After spending some time in the office of AAAS member Bart De Stasio, Singleton Professor of Biological Sciences at Lawrence University, one understands the significance of the pictures of water fleas that surround him. His current research — which has global implications — depends on the dining habits of these tiny planktonic crustaceans.
As pelicans wheel in the distance, De Stasio describes his interest in the food web of Wisconsin's Green Bay. He explains that when zebra mussels, an invasive species, arrived there from the Black Sea via ships in the 1990s, they caused an increase in blue-green algae. Zebra mussels are hard-shelled creatures that cling in clumps, have no natural predators, and multiply rapidly. They eat phytoplankton but reject eating the naturally occurring blue-green algae in lakes and ponds. This leads to overpopulation of the algae in large "blooms." The mussels also release nutrients that encourage the growth of the algae.
At high levels, this algae (microcystins) is toxic and can be fatal to animals and even humans, causing liver damage. The algae can also affect the taste and odor of municipal water. However, De Stasio has identified a potential solution, a type of water flea that can eat the algae without succumbing to the toxins. Ironically, the water flea, Eurytemora, is itself an invasive species. He has two tanks of them in the lab: one tank eating algae, the other serving as a backup.
"My research last summer and this summer involves doing comparative studies of what's going on in Green Bay with what's going on in the Baltic Sea. Colleagues at Novia University in Finland are seeing the same thing we are. They're coming here this summer to do experiments with me in August when we typically get the worst algae blooms; and I went there with a student last summer to collaborate with them on this research."
De Stasio's love of aquatic biology took hold when he was an undergraduate student at Lawrence. "I came here to be a geneticist," he says, "but when I took a class on aquatic ecology, I fell in love with the field."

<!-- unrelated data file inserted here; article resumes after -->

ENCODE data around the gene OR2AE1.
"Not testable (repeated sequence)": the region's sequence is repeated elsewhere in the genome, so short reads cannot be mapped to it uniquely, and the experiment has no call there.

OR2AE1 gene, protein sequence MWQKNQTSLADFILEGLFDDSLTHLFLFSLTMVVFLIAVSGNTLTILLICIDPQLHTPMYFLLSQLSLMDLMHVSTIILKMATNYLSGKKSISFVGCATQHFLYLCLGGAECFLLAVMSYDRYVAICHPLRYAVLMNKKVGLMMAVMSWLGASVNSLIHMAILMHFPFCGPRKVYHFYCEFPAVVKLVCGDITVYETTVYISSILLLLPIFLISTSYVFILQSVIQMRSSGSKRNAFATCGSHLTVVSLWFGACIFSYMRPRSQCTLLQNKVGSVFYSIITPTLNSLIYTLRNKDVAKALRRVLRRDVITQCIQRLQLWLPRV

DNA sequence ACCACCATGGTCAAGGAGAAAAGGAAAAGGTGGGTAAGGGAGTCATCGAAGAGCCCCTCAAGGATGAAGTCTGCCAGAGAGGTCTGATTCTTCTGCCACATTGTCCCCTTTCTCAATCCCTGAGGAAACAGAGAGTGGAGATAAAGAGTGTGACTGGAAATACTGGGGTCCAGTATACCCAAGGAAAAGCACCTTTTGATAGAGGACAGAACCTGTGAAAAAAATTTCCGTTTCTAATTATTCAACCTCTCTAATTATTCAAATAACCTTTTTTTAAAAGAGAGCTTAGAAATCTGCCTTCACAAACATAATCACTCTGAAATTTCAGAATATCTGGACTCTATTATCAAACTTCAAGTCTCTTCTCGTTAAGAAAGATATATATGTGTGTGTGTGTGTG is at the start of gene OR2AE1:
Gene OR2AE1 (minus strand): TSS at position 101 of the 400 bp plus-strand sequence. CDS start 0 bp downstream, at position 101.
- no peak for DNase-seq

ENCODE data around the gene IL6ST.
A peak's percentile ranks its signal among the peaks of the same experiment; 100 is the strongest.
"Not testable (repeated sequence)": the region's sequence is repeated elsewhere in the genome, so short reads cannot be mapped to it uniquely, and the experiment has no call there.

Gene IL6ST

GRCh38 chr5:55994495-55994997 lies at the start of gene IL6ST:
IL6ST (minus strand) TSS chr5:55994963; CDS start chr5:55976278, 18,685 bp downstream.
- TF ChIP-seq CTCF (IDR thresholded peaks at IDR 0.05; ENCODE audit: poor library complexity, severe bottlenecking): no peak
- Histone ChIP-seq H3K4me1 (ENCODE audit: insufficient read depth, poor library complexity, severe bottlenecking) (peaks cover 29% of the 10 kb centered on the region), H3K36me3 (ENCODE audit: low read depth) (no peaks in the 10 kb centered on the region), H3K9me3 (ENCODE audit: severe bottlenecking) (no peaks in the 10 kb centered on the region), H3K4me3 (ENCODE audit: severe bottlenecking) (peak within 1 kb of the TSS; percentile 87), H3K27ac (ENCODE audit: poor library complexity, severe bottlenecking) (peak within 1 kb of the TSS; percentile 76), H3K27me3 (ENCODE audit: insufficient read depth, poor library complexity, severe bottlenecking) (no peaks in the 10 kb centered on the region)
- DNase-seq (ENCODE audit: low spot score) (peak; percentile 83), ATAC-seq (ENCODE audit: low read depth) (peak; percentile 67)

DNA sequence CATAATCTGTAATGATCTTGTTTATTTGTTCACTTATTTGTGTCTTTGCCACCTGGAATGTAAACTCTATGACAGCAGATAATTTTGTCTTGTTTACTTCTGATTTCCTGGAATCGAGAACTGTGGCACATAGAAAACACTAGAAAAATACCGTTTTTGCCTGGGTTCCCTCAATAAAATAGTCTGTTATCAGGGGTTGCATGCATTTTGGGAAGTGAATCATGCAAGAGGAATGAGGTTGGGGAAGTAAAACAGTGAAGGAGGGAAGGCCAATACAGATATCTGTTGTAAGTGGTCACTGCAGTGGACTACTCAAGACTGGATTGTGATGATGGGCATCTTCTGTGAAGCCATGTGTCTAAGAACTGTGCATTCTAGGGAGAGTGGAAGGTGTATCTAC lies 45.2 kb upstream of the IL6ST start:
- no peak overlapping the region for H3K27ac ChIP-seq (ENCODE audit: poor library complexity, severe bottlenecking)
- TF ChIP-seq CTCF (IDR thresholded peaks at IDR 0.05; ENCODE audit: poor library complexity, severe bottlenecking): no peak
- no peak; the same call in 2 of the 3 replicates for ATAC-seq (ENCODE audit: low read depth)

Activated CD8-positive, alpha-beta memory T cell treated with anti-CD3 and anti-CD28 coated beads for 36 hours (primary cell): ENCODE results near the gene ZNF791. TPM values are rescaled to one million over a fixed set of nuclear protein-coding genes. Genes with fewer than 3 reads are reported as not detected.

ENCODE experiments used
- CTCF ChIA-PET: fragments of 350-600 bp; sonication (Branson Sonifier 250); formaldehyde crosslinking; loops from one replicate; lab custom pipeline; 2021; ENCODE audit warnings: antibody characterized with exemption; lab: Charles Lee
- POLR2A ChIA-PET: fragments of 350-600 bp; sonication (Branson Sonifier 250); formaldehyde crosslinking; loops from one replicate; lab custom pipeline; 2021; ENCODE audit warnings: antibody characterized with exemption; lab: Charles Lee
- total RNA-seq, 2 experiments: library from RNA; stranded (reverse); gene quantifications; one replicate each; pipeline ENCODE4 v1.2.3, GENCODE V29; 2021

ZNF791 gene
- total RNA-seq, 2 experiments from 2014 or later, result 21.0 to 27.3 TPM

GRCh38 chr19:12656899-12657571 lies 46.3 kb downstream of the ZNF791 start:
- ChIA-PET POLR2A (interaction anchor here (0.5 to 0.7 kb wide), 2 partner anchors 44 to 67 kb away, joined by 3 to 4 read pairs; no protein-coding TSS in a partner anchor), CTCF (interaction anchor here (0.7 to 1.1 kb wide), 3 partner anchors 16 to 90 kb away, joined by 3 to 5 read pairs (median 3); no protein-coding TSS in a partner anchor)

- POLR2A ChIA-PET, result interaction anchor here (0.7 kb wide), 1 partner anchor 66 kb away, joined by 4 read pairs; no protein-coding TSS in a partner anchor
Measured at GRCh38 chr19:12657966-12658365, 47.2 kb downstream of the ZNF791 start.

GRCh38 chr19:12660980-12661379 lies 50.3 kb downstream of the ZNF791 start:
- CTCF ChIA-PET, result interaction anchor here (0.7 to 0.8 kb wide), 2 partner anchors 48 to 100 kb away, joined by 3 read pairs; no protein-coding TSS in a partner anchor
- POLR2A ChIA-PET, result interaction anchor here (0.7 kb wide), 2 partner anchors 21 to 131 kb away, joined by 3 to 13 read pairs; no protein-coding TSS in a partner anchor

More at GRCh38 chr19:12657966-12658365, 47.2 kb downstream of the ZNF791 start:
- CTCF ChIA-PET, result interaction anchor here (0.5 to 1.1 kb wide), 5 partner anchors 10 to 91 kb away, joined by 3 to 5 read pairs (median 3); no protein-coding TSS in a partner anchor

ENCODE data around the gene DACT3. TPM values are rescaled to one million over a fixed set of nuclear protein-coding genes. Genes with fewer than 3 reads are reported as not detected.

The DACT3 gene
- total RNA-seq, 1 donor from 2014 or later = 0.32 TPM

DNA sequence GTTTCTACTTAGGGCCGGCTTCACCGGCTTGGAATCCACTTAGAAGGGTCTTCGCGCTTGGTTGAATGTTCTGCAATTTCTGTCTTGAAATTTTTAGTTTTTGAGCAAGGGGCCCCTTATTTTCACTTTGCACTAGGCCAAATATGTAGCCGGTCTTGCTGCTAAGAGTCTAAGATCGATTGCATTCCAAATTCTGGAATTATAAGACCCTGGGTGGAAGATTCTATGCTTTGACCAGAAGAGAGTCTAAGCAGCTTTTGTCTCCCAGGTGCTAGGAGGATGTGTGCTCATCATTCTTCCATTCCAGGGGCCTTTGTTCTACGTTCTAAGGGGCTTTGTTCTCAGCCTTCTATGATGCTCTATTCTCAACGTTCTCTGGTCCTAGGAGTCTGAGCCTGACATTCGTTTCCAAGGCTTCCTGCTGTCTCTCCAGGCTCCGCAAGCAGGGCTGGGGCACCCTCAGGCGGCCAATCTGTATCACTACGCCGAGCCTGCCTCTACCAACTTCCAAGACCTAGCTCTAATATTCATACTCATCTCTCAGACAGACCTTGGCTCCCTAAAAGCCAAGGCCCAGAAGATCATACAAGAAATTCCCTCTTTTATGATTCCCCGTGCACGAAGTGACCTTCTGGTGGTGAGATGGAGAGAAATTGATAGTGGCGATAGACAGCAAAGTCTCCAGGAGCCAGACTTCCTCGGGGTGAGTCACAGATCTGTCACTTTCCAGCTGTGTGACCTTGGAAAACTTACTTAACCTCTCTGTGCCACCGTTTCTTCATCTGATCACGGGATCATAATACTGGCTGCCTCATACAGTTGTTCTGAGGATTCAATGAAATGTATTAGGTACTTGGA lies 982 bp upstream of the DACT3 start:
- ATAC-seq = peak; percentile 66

Uncertain whether he wanted to concentrate on marine biology or freshwater ecology, De Stasio did his graduate work in oceanography at the University of Rhode Island. But when his advisor left for Cornell, De Stasio followed, and subsequently focused on freshwater ecology. Still, it's handy having a background in both. "I can help students understand the common things that are going on in all aquatic systems," he says.
Every other year, he and another faculty member accompany 16 students to Grand Cayman Island in the Caribbean to study the coral reefs. "Similar things are going on in lakes as they are in the oceans, especially when you're talking about the interactions between animals and plants, and how they are responding to the physical and chemical environments. The examples are different, but the process is the same."
On their most recent trip, the group culled lionfish, an invasive species known for consuming large quantities of reef fish. "It's believed that the lionfish were escapees from an aquarium in Florida during a hurricane," says De Stasio. "They have spread throughout the whole Caribbean all the way up to Cape Cod. We became certified to cull lionfish from the reefs, learning how not to get stung in the process." As proof, his desk displays a Lionfish Culling License that is good indefinitely.
His passion for his work is evidenced by the items in his office, which include fossils of chain coral and honeycomb coral from Door County, Wisc.; a birthday card from a student with a drawing of a giant water flea on it; even a ceramic figure of a turtle made by his son when he was in third grade.
In addition to studying toxic algae, De Stasio's other current project involves monitoring for invasive species in the Lower Fox River system. The species that poses the most immediate risk? "The round goby," says De Stasio. A fish about six inches long, it feeds on the eggs of other species, including perch, bass, and potentially sturgeon. "It could have a large effect on the Lake Winnebago system," he says.
Because the spread of invasive species can't be stopped, only slowed down, De Stasio's goal is to educate students and the public to make them more aware of the potential consequences to the environment — a decrease in the populations of sport fish, degraded water quality on beaches, are just two examples. "These changes potentially affect all of us," he says.